From the respect and humility embodied within our team, I learned the value of unity at the workplace.Like my own family at home, our unity and communal commitment to working led to excellent results for everyone and a closer connection within the group.Whether the challenge is naval defense or family finances or even just a flat tire on my bike before another night shift, I will be solving these problems and will always be looking to keep rolling on.
Whether it’s a scholarship essay about yourself, a creative writing scholarship, or an essay about why you deserve the scholarship, the sample scholarship essays below can help you better understand what can result from following a scholarship essay format or applying tips for how to write a scholarship essay. When I was sixteen I moved on to a larger project: my clunker of a car.
To additionally earn more money as a young teen, I began flipping bicycles for profit on craigslist.
We then moved to Spain when I was six, before finally arriving in California around my thirteenth birthday.
Each change introduced countless challenges, but the hardest part of moving to America, for me, was learning English.
Although I spent long hours researching and working in the lab for the inertial navigation of submarines, I learned most from the little things.
Essays On Women Leading The Nation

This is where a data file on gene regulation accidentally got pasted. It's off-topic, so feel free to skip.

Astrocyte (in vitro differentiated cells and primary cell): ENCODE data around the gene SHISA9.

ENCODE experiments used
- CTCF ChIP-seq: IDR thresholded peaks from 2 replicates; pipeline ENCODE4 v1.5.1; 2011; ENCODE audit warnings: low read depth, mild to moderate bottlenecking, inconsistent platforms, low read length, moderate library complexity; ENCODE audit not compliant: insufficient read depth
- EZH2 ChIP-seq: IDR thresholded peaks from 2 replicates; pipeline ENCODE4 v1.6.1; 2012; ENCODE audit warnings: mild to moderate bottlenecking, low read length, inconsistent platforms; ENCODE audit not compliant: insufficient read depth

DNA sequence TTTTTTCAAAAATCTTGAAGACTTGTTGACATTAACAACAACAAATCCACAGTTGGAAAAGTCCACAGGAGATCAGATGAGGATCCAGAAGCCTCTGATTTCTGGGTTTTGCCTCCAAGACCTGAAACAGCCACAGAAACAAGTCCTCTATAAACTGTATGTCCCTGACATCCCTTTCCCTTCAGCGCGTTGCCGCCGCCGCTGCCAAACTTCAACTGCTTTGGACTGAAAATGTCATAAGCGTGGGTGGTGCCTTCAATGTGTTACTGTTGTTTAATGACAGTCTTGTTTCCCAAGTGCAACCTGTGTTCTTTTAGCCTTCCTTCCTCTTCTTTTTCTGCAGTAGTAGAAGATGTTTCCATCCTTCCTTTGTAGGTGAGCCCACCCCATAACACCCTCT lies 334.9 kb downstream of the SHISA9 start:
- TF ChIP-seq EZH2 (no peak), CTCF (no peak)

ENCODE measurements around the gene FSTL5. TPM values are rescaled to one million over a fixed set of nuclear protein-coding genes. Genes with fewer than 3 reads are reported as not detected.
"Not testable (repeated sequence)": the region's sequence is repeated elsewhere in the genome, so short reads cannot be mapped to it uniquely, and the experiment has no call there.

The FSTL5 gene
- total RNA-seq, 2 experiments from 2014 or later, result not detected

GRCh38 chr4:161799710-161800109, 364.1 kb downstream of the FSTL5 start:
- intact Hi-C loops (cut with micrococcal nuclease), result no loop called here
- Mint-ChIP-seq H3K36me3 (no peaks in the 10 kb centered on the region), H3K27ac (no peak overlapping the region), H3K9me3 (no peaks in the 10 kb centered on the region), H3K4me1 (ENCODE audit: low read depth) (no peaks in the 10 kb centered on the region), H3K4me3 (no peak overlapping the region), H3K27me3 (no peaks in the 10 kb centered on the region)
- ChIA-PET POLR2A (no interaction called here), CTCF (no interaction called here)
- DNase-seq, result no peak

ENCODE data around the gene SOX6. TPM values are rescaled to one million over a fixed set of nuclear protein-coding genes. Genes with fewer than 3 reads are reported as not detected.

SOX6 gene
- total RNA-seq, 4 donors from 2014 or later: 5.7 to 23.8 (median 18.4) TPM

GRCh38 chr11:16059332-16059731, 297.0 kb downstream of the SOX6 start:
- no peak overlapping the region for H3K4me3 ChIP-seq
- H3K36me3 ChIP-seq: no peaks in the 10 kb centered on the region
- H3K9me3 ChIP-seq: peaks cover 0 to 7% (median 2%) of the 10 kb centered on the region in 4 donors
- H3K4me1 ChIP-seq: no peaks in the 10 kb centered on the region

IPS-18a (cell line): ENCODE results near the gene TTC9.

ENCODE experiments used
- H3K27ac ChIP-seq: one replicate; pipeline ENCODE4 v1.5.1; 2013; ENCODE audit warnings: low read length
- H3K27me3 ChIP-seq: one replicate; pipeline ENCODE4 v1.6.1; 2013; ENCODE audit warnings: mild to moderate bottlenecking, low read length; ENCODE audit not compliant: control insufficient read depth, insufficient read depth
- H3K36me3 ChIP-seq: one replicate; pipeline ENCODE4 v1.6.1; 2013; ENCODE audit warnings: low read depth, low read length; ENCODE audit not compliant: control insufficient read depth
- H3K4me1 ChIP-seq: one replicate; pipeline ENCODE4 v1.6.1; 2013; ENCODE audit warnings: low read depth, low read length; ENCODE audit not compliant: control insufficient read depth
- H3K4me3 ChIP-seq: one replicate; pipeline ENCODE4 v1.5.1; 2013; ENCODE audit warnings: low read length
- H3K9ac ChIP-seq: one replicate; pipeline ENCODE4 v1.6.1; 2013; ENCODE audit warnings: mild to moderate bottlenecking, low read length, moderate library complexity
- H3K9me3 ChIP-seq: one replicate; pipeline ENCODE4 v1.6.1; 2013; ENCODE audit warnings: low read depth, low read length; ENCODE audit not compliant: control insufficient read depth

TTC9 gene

From the way my mentors and I began working two hours earlier than required to meet deadlines, I learned that engineering is the commitment of long hours.With this scholarship, I will use it to continue focusing on my studies in math and engineering, instead of worrying about making money and sending more back home.It will be an investment into myself for my family.Even more unimaginable was the thought that ice skating might become one of the most useful parts of my life.I was born in Mexico to two Spanish speakers; thus, Spanish was my first language. My low-income status was not a barrier but a launching pad to motivate and propel my success. Through the successes of my efforts, I also realized that poverty was just a societal limitation. I was still flourishing in school, leading faith-based activities and taking an active role in community service.Only at the ice rink could I be myself; the feeling of the cold rink breeze embracing me, the ripping sound of blades touching the ice, even the occasional ice burning my skin as I fell—these were my few constants.I did not need to worry about mispronouncing “axel” as “aksal.” Rather, I just needed to glide and deliver the jump. With nowhere else to go, we moved into our church’s back room for three months, where I shamefully tried to hide our toothbrushes and extra shoes from other church members. A few years earlier, my family of nine had been evicted from the home we had been living in for the past ten years.